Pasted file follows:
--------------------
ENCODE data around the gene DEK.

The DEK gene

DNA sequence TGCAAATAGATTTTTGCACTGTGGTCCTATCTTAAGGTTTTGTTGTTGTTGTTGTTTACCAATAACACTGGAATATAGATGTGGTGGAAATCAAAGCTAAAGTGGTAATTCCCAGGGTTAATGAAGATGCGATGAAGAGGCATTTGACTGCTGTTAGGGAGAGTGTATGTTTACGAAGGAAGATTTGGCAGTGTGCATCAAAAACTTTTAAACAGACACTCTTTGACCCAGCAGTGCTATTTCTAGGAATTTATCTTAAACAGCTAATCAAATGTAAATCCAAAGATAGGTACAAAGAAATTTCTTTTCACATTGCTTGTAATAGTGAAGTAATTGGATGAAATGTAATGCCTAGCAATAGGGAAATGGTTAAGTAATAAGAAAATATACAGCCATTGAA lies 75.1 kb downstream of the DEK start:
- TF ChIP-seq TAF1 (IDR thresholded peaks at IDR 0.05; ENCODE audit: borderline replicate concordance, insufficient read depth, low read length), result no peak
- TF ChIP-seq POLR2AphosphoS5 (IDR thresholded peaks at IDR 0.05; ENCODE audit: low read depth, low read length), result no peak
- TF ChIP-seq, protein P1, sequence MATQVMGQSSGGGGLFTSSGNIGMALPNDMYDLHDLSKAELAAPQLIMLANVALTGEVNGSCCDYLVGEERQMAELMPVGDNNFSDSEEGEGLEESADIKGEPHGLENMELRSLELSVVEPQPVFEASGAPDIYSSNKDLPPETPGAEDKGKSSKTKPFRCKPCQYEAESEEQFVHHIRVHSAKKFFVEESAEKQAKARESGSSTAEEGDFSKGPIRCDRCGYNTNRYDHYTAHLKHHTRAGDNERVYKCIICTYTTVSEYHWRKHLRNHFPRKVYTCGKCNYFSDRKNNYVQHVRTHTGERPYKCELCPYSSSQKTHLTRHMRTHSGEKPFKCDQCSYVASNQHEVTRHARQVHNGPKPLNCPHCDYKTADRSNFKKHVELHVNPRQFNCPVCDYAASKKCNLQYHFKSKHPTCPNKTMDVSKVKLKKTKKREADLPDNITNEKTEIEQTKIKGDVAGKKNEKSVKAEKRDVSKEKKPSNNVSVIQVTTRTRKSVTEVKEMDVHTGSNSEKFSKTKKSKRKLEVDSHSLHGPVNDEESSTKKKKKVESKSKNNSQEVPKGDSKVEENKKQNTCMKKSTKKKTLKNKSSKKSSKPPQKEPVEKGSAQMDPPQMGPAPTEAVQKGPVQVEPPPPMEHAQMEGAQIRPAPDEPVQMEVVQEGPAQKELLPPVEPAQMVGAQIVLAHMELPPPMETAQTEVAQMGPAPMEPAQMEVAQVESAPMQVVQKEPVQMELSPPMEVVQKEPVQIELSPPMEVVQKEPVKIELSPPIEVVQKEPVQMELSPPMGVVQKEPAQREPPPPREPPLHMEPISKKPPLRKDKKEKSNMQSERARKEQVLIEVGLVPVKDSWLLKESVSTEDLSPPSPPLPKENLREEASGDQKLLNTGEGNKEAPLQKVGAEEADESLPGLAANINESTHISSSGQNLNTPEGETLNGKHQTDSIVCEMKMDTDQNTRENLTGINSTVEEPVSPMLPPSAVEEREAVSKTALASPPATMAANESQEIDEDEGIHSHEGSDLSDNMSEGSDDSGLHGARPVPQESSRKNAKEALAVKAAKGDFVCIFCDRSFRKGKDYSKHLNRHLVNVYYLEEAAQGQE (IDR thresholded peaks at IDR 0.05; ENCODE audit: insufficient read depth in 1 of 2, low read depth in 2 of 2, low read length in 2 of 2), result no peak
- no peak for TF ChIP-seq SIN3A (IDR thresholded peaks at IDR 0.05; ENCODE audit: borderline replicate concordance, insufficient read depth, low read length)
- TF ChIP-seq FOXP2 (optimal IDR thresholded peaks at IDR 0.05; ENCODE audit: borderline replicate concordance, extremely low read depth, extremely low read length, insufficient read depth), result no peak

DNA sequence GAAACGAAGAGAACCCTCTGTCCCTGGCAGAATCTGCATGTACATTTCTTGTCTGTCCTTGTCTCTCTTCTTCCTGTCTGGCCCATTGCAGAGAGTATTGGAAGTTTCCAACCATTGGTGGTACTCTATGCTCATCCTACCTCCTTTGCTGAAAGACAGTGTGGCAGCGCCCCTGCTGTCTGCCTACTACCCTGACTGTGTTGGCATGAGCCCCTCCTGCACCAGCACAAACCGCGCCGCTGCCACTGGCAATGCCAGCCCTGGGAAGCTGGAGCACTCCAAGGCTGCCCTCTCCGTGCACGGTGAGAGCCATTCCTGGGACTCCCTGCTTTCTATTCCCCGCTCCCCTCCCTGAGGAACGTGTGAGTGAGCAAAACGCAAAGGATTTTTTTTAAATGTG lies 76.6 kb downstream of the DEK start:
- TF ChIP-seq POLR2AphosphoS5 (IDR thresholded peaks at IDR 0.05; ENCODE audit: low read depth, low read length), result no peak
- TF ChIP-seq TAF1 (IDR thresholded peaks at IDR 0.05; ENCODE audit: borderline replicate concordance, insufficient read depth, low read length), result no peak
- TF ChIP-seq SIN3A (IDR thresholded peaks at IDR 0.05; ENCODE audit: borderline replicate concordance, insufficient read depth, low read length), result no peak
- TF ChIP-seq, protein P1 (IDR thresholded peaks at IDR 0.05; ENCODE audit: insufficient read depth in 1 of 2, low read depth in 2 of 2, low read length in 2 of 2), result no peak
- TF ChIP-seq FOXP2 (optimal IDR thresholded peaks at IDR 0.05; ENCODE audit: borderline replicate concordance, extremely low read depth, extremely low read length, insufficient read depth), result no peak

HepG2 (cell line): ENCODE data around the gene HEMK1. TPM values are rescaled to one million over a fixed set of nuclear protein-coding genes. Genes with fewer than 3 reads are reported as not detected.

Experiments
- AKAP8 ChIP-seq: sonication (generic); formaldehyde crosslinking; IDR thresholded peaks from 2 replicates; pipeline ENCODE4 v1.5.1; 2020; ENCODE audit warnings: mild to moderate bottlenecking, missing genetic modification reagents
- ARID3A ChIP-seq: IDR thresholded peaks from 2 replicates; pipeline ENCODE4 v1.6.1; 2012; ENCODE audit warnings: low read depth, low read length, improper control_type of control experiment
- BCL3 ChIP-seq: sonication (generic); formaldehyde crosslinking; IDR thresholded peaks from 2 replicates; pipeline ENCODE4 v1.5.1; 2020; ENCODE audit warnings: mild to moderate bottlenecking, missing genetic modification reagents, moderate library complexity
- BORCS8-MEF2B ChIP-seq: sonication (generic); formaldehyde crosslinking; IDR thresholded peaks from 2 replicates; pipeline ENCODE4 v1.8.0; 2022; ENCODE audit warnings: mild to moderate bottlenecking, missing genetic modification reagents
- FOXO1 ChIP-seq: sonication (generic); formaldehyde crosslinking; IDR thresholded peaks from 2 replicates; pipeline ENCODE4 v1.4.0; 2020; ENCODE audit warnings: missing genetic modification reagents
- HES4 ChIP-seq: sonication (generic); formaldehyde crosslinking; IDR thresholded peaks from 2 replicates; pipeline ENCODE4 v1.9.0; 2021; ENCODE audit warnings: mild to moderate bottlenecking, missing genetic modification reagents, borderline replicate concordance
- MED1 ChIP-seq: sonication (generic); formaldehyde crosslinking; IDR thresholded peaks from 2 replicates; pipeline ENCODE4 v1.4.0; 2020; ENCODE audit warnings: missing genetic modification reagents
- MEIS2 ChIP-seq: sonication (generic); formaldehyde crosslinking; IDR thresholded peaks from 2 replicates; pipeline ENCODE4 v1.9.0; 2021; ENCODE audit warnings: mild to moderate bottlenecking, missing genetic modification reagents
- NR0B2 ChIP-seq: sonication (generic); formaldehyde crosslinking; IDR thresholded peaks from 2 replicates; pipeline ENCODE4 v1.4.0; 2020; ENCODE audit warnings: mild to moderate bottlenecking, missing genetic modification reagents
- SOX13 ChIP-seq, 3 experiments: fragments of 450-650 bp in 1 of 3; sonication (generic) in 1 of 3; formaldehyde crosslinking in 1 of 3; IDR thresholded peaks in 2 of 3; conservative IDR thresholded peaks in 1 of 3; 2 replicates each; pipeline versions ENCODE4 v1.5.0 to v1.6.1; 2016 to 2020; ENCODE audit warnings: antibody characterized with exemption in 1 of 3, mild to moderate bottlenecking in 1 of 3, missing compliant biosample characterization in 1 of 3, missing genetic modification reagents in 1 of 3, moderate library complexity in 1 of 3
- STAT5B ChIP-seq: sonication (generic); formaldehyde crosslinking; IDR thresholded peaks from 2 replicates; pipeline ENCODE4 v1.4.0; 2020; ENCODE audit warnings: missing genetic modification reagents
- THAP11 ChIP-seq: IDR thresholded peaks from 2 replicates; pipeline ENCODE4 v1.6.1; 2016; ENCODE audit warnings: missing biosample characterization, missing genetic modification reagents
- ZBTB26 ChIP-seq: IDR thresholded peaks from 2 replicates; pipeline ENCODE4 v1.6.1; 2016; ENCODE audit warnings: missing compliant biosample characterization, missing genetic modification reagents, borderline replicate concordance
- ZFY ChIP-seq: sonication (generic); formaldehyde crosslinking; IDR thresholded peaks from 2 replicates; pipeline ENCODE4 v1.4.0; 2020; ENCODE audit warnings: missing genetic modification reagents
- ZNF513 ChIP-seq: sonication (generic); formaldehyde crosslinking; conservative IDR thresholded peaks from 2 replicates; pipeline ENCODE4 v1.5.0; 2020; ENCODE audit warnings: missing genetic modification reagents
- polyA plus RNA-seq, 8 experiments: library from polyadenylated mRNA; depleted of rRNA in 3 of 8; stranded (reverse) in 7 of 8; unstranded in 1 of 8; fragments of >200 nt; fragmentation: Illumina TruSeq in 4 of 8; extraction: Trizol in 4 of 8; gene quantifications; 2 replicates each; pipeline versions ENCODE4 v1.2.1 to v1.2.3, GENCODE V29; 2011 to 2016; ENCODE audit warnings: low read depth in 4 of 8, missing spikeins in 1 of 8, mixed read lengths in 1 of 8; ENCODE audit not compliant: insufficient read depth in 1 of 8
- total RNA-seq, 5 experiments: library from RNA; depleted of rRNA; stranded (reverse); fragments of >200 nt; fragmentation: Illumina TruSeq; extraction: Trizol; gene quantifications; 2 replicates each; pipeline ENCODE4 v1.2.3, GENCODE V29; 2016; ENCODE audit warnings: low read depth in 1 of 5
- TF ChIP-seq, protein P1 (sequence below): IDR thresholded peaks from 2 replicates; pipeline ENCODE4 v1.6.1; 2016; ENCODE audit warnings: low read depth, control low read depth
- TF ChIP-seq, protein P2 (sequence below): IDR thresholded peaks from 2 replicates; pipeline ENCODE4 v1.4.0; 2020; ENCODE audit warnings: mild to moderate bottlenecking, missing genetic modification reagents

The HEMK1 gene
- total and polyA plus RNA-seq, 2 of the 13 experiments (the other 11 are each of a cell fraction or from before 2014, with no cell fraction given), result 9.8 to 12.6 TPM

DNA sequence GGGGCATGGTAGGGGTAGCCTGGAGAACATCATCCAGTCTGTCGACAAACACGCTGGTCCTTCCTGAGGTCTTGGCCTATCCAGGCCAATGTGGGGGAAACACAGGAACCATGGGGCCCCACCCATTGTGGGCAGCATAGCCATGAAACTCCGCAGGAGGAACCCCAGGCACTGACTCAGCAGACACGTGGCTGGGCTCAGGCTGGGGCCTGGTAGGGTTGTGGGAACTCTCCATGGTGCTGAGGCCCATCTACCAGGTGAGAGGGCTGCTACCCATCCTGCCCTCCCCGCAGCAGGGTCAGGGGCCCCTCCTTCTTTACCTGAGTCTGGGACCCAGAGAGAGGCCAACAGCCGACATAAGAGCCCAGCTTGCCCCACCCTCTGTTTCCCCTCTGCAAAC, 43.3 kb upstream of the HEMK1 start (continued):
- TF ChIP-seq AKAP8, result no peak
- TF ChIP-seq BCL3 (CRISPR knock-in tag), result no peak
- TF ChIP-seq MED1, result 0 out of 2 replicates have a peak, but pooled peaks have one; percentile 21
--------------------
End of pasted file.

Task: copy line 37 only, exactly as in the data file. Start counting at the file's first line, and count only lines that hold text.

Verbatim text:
- total and polyA plus RNA-seq, 2 of the 13 experiments (the other 11 are each of a cell fraction or from before 2014, with no cell fraction given), result 9.8 to 12.6 TPM